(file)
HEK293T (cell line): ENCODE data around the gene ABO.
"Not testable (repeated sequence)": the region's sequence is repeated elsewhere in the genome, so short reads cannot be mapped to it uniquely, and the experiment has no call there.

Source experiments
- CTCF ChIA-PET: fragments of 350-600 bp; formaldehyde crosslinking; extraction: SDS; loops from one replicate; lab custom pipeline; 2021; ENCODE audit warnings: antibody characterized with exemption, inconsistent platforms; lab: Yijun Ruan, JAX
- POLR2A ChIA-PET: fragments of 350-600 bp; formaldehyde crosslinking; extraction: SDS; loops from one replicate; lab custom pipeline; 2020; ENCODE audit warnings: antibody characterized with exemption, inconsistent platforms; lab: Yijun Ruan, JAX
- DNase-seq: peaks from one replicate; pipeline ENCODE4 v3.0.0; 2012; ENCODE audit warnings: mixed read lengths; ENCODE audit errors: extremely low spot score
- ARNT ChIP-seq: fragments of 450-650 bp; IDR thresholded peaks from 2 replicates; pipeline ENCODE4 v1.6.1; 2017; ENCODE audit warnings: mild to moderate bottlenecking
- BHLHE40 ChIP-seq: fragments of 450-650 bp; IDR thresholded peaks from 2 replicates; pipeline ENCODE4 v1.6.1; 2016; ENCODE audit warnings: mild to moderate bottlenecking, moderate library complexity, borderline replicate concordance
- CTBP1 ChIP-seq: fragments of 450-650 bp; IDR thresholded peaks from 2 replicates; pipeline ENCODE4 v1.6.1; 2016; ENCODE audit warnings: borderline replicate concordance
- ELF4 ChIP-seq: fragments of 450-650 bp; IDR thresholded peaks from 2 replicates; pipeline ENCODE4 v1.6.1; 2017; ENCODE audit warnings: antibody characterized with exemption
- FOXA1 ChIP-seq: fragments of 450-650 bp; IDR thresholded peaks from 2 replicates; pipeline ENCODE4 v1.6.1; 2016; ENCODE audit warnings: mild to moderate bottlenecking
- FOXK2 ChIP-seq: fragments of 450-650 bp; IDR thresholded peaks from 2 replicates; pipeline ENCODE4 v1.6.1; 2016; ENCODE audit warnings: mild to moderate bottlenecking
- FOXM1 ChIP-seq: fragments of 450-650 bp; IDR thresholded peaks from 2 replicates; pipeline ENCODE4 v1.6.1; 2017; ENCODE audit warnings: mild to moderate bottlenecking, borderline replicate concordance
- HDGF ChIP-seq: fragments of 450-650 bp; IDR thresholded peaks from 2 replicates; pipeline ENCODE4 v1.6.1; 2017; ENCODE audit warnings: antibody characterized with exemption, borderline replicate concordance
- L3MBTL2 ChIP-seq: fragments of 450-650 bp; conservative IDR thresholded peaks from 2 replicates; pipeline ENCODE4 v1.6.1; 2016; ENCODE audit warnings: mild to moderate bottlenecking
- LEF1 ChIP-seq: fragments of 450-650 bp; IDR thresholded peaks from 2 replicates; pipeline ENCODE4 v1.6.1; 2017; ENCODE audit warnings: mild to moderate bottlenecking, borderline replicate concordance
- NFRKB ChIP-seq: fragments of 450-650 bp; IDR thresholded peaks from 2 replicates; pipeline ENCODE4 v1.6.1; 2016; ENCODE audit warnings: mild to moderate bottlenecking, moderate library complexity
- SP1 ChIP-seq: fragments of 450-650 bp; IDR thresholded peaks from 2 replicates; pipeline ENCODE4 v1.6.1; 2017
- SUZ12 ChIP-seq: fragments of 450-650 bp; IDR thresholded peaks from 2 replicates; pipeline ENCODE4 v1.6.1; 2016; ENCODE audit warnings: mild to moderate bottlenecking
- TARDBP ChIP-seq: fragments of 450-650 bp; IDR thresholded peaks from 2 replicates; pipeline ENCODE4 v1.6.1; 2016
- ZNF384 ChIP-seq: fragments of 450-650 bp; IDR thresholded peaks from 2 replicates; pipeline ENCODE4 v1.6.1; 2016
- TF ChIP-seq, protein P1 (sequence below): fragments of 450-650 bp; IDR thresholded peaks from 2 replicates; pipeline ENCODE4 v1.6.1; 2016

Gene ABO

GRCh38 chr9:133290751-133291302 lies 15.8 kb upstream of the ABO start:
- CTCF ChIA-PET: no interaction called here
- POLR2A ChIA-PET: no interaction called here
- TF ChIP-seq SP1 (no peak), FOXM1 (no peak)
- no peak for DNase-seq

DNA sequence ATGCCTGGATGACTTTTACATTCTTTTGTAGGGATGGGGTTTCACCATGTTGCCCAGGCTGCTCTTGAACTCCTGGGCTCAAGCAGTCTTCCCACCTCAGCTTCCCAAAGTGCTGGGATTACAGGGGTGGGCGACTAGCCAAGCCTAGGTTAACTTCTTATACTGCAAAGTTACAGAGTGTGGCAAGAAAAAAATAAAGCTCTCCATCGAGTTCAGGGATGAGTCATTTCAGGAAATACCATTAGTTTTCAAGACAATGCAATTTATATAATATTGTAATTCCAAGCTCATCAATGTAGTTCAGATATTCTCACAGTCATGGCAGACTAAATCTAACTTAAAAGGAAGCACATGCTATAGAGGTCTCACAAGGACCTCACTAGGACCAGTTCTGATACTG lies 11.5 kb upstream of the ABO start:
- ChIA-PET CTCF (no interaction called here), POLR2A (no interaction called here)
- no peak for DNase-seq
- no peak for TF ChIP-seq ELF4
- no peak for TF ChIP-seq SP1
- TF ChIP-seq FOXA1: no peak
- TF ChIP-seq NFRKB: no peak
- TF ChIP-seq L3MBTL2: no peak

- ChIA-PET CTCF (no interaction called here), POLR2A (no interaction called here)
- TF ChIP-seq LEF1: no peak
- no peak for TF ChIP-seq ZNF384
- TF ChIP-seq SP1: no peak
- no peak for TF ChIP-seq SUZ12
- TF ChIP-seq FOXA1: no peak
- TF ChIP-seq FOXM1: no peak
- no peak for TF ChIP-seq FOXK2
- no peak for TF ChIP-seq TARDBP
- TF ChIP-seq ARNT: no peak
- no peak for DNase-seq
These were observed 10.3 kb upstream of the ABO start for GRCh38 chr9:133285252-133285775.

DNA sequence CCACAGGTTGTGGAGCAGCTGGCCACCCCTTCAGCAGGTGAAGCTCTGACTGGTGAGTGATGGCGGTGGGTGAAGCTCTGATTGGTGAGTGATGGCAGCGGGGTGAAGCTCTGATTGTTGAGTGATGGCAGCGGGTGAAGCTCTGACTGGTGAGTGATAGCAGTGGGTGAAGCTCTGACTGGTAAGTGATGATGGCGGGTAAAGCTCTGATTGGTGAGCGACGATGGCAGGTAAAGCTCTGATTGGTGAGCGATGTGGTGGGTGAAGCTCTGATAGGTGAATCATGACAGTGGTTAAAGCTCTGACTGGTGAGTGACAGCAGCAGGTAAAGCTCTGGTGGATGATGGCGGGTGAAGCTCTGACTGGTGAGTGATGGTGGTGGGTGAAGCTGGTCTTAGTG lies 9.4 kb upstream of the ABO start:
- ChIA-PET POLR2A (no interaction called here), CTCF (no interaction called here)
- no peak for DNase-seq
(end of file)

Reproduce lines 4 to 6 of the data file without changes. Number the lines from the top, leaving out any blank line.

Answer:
- CTCF ChIA-PET: fragments of 350-600 bp; formaldehyde crosslinking; extraction: SDS; loops from one replicate; lab custom pipeline; 2021; ENCODE audit warnings: antibody characterized with exemption, inconsistent platforms; lab: Yijun Ruan, JAX
- POLR2A ChIA-PET: fragments of 350-600 bp; formaldehyde crosslinking; extraction: SDS; loops from one replicate; lab custom pipeline; 2020; ENCODE audit warnings: antibody characterized with exemption, inconsistent platforms; lab: Yijun Ruan, JAX
- DNase-seq: peaks from one replicate; pipeline ENCODE4 v3.0.0; 2012; ENCODE audit warnings: mixed read lengths; ENCODE audit errors: extremely low spot score